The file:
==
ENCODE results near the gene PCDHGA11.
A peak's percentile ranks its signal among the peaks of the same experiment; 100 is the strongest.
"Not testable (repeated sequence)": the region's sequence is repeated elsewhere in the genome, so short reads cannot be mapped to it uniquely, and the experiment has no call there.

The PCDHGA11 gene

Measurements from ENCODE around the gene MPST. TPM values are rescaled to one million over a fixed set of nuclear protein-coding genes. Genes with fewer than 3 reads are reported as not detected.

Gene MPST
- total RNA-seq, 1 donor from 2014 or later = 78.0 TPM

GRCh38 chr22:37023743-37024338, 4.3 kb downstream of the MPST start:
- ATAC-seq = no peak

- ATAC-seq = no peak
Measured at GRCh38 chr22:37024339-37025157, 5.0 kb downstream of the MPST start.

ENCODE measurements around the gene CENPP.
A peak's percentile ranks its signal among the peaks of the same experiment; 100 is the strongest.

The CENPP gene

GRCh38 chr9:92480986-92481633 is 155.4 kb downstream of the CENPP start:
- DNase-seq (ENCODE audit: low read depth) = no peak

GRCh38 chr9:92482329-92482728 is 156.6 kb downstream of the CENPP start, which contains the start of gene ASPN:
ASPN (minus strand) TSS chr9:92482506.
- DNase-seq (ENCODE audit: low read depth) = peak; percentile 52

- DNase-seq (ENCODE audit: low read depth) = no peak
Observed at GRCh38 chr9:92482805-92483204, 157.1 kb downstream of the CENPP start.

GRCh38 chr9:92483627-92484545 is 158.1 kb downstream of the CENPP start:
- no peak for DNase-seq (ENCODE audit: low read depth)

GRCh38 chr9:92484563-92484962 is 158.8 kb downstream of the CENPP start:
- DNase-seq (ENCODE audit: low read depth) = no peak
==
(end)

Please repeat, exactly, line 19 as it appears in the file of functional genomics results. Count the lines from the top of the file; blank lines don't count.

- DNase-seq (ENCODE audit: low read depth) = peak; percentile 52